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Earth of fire

Actualité volcanique, Articles de fond sur étude de volcan, tectonique, récits et photos de voyage

Publié le par Bernard Duyck
Publié dans : #Excursions et voyages
 The volcanoes of Ghegam ridge - photo © Bernard Duyck 2019

The volcanoes of Ghegam ridge - photo © Bernard Duyck 2019

The volcanic field of Ghegam Ridge is located between the Yerevan capital and Lake Sevan. It is composed of lava domes and pyroclastic cones, as well as lava flows, covering an area of ​​65 km. of 35km.

The volcanic formations are roughly positioned in three NNO-SSE oriented axes. Lava flows from the "central and east" groups occurred to Lake Sevan.

The initial explosive eruptions were followed by the extrusion of domes and rhyolitic obsidian flows.

The last activity, dated by the GVP of 1900 BCE, produced a series of basalt-andesitic andesitic lava flows.

Lake Sevan and Ghegam ridge (snow-covered peaks), seen by Sentinel 2 nat colors on 160.06.2019 - one click to enlarge

Lake Sevan and Ghegam ridge (snow-covered peaks), seen by Sentinel 2 nat colors on 160.06.2019 - one click to enlarge

Location of Armenian volcanoes - from Google 2010

Location of Armenian volcanoes - from Google 2010

Armenia - Ghegam ridge and Lake Sevan seen from the northeast shore - photo © Bernard Duyck 2019

Armenia - Ghegam ridge and Lake Sevan seen from the northeast shore - photo © Bernard Duyck 2019

Lake Sevan, also known as Ghegam Sea, is a huge 1,300-square-kilometer freshwater reserve, located at nearly 2,000 meters above sea level, northeast of Yerevan.

Its origin remains hypothetical: crater lake of an extinct volcano, or resulting from a natural dam caused by powerful lava flows millions of years ago.

It is fed by 28 streams and springs, but only 10% of incoming water is drained by the Hrazdan River, while the remaining 90% evaporates.

Lake Sevan comes back from a distance: exploited during the Soviet occupation for the irrigation of the plain of Ararat and the production of electricity, it risked drying up, like the Aral Sea in Central Asia.

After the Stalinist period, the drying process was halted, and we began to realize its ecological importance and tourism potential. In 1981, a tunnel of about fifty kilometers was dug under the chain of the Vardenis mountains to the lake to feed it after the waters of the Arpa torrent. The banks were planted with trees to increase humidity.

Armenia - Lake Sevan - Hayravank church (9 ° -12 ° century) dominates the lake - photo © Bernard Duyck 2019

Armenia - Lake Sevan - Hayravank church (9 ° -12 ° century) dominates the lake - photo © Bernard Duyck 2019

Armenia - Lake Sevan - The khatchkars cemetery of Noradouz - Photo © Bernard Duyck 2019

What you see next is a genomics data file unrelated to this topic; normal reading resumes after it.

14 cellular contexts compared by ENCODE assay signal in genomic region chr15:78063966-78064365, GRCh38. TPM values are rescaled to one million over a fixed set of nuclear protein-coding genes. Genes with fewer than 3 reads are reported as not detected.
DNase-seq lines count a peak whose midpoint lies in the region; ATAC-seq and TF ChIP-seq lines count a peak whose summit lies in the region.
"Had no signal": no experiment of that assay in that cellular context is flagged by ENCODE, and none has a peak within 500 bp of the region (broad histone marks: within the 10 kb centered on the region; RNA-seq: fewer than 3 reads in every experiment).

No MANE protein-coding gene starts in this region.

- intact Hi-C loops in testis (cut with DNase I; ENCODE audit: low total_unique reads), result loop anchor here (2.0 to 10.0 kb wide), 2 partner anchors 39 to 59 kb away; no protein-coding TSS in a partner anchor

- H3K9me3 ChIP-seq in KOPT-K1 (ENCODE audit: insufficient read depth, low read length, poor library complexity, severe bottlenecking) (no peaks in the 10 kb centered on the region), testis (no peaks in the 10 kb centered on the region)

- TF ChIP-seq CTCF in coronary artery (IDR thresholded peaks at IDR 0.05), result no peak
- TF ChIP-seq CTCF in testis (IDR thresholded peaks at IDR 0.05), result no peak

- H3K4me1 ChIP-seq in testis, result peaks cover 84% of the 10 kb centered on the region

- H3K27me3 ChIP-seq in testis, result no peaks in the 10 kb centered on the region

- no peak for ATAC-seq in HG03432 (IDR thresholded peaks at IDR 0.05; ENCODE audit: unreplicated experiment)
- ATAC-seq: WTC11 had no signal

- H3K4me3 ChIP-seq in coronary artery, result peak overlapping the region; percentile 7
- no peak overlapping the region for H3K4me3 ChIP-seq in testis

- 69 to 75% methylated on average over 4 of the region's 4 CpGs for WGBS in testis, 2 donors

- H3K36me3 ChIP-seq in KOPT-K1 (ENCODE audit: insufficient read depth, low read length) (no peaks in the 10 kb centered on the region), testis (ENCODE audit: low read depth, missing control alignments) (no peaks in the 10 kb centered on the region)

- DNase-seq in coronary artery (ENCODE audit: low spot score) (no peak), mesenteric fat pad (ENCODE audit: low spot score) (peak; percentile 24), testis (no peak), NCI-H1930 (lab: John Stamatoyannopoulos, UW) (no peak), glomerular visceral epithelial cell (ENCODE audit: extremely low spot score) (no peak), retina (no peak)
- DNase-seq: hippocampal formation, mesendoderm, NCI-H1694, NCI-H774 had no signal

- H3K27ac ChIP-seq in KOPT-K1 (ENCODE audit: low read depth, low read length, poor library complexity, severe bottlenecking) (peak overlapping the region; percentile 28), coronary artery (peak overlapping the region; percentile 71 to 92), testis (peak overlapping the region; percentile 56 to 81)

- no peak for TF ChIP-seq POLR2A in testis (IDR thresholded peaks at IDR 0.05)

Armenia - Lake Sevan - The khatchkars cemetery of Noradouz - Photo © Bernard Duyck 2019

Armenia - Lake Sevan - The khatchkars cemetery of Noradouz - Photo © Bernard Duyck 2019

The khachkars, red stone steles, carved with cross, and dating from the 9th to the 15th century, surround the churches found along the banks of Lake Sevan. They embody the Christology of the Armenian Apostolic Church, in that they do not represent the death of Christ but his divine nature, in a "tree of life".

In Noradouz, 800 steles are scattered in a large lapidary field near a medieval chapel. A local legend tells that these steles, camouflaged as warriors, would have allowed to back down the enemy who was trying to seize the region.

Armenia - the Vardenis volcanic mountain range - photo © Bernard Duyck 2019

Armenia - the Vardenis volcanic mountain range - photo © Bernard Duyck 2019

Located on the Armenian high plateau in the Vardenis Volcanic Range, the Porak Volcano straddles the border between Armenia and Azerbaijan, and southeast of Lake Sevan. Porak formed along the breakout fault "Pambak-Sevan"; this fault literally cut in half the volcanoes Khonarassar and Tsursar, respectively relegating their two parts to 800 and 400 meters from each other.

The Porak stratovolcano consists of a main cone culminating at 2,800 meters, surrounded by ten other cones and fissures eruptive satellites. These numerous eruptive mouths have vomited their flow on both sides of the frontier; in Armenia, two flows went to N. and NE. on 21 km.

The project of seeing these flows at the border could not be realized because of the snow cover of the tracks.

The Porak volcano - photo Jim Luhr / Smithsonian.

The Porak volcano - photo Jim Luhr / Smithsonian.

Sources:

- GlobalVolcanism Program - Porak.

- Estimating slip rates and recurrence intervals for strong
earthquakes along an intracontinental fault: example
of the Pambak-Sevan-Sunik fault (Armenia) - Herve Philip et al. University of Montpellier.

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